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October 26, 2020

The impact of Covid-19 restrictions on small businesses in the US

Opinion image

The widespread closing of stores and businesses in the US and around the world due to the coronavirus is unprecedented. Stores, factories, and many other businesses have closed by policy mandate, downward demand shifts, health concerns, or other factors. Many of these closures may be permanent because of owners’ inability to pay ongoing expenses and survive the shutdown. The impact on small businesses around the world is likely to be severe. 

Using timely data, I examined how Covid-19 impacted American small business owners in mid-April 2020—the first month to capture the widespread shelter-in-place restrictions in the US—and then examined the effects of inter-state differences in the impacts of their relaxation.

The number of working business owners plummeted from 15.0 million in February 2020 to 11.7 million in April 2020 because of Covid-19 mandates and health- and economic-driven demand shifts, the largest drop ever. Total hours worked by all business owners dropped by 29%. Although incorporated businesses are more growth-oriented and stable, even they experienced a drop of 20% from February to April 2020.

Patterns by gender, race, and immigrant status reveal alarming findings. African-Americans experienced the largest losses—41% of active business owners. Latinx also experienced major losses—32%. Immigrant business owners suffered a 36% drop, and female business owners suffered a drop of 25%.

Building on these findings, I extended the analysis into the second and third months following widespread shelter-in-place restrictions—May and June 2020. In May there was a partial rebound from April 2020 with an additional rebound in June. The number of active business owners bounced back by 7 percentage points, but still left a 15% drop in business activity from February to May 2020. An additional 5 percentage point rebound in June implied 8% less business activity in June 2020 compared to February.

The disproportionate impacts from Covid-19 by gender, race, and immigrant status lingered into May and June. African-Americans continued to experience the largest losses, with 26% of active business owners still not active in May and 19% not in June. Latinx also experienced major losses with 19% of business owners inactive in May and 10% inactive in June. Immigrant business owners saw a 25% inactivity rate in May and 18% in June compared to February.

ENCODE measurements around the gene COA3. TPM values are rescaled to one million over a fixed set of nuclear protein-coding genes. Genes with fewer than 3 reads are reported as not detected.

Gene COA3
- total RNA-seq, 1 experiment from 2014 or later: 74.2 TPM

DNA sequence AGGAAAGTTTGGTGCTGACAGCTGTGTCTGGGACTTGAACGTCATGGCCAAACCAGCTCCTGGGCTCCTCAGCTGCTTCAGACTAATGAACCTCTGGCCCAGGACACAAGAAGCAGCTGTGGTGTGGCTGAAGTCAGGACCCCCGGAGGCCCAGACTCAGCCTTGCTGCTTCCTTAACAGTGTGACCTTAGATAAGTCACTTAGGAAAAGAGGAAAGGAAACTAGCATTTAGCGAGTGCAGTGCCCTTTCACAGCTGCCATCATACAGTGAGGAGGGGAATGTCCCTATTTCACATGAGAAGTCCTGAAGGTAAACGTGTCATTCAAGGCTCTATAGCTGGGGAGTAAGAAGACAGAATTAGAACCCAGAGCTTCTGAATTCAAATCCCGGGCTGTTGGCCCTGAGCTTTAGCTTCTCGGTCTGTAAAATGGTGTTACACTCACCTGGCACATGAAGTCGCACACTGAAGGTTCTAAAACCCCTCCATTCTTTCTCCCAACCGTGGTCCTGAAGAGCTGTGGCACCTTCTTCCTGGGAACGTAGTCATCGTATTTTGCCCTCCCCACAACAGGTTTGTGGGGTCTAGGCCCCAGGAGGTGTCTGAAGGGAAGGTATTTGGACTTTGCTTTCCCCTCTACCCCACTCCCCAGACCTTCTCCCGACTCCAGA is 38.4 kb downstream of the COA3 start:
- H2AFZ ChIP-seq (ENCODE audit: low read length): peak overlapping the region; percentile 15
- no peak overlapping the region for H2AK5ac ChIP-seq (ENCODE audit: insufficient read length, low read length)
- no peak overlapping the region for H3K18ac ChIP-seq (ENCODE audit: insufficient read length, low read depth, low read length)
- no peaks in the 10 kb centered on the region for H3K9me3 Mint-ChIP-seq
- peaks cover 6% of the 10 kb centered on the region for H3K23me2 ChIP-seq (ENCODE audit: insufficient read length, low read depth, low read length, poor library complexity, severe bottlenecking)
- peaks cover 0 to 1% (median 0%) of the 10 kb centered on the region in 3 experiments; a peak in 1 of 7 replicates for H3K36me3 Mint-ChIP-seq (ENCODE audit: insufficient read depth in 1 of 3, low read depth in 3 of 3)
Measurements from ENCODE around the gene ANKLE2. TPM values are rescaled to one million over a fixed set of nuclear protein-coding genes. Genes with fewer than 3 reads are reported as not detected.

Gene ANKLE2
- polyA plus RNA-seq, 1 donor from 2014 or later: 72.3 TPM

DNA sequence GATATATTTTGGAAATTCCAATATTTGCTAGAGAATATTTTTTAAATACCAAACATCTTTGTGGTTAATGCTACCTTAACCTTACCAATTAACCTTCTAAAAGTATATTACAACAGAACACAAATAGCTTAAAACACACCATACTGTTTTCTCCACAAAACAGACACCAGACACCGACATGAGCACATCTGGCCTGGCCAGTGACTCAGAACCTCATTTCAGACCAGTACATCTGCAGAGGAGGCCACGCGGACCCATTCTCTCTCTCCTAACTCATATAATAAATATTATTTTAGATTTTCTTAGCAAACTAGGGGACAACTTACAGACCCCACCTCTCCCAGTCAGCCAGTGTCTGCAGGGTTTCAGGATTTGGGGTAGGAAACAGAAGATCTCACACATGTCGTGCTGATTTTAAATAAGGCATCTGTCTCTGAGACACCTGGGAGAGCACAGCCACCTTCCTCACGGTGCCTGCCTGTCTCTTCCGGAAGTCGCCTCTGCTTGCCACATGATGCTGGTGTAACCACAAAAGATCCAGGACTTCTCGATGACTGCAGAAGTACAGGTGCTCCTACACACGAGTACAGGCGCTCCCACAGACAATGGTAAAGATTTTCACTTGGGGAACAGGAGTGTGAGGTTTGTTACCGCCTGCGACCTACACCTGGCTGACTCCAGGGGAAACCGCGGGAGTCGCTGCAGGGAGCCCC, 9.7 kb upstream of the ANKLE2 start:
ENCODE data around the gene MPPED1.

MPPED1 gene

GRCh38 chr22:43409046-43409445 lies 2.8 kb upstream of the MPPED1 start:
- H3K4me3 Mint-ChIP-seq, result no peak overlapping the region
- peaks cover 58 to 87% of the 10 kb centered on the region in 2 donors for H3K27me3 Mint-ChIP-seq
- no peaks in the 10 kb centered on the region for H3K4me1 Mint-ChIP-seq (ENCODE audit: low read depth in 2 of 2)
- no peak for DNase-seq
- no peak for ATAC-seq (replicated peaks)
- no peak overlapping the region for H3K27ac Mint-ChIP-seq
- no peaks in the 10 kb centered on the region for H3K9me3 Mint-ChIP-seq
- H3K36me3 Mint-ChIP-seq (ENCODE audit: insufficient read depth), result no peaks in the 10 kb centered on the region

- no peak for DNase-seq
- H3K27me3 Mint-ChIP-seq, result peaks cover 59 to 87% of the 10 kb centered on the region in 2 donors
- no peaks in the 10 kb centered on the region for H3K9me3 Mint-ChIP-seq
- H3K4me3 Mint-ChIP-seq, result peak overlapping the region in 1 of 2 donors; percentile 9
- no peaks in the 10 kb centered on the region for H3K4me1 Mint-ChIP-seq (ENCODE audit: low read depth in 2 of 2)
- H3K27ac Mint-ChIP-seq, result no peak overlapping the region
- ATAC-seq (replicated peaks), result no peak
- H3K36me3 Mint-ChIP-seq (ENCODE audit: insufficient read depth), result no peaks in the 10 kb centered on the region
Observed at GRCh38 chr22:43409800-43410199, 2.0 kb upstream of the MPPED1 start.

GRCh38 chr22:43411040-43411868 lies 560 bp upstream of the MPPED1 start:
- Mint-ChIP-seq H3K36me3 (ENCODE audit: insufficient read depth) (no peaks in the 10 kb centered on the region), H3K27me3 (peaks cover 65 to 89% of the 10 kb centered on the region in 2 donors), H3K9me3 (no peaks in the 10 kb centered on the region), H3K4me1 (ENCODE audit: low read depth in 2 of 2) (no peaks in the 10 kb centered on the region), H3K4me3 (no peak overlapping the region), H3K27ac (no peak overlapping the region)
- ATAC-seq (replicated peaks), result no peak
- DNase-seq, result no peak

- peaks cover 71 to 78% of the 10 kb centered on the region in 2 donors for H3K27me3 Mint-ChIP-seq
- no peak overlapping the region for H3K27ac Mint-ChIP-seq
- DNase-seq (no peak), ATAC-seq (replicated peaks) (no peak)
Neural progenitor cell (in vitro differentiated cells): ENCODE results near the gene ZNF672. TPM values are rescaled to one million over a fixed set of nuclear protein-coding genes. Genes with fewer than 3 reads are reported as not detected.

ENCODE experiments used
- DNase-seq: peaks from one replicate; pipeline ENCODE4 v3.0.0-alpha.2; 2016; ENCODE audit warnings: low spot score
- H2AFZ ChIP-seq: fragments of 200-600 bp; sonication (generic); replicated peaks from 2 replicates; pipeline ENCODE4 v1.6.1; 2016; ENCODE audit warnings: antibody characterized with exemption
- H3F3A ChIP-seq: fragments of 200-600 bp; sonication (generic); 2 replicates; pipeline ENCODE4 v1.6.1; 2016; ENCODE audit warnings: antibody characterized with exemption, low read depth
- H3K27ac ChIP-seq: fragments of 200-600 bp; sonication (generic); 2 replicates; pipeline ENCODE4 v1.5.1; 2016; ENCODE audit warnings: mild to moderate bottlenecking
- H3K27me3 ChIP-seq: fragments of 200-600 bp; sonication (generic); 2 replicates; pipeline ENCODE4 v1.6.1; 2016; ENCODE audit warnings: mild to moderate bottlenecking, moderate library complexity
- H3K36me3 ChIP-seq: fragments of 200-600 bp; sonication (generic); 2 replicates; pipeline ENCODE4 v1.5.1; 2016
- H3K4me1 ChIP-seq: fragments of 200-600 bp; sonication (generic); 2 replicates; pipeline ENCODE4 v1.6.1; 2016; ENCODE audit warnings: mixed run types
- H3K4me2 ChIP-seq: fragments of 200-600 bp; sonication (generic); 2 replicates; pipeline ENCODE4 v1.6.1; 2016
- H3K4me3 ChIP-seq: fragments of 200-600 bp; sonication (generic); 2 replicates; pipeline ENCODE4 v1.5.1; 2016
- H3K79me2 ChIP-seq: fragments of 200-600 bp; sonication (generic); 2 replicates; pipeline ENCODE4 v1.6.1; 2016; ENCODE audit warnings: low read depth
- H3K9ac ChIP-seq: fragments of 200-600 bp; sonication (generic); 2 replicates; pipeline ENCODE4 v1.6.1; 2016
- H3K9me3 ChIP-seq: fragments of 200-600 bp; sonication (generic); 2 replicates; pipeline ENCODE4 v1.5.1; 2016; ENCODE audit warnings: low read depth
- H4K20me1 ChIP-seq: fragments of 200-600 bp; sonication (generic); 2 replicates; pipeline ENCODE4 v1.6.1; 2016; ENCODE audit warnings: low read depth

Most major industries faced large drops in the number of active business owners in April with the only exception being agriculture. The concentrations of female, black, Latinx, and Asian businesses in industries hit hard by the pandemic help explain why losses were higher for these groups than the national average losses.

Overall, these first estimates of the impacts of Covid-19 on small businesses from the April 2020 Current Population Survey and follow-ups indicate that losses were spread across demographic groups and types of business—no group was immune to negative impacts of social distancing policy mandates and demand shifts. But, they also reveal a partial bounce back for all groups. Although there is no way to know now if these business closures will be permanent, each additional month of inactivity has an impact on revenues, profits, and employees of these businesses—and their likelihood of ever re-opening.

© Robert Fairlie

Robert Fairlie is professor of economics at the University of California, Santa Cruz, and a Research Fellow of IZA.

Find more IZA World of Labor coronavirus content on our curated topics pages: National responses to Covid-19 and Covid-19—Pandemics and the labor market.

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We recognize that IZA World of Labor articles may prompt discussion and possibly controversy. Opinion pieces, such as the one above, capture ideas and debates concisely, and anchor them with real-world examples. Opinions stated here do not necessarily reflect those of the IZA.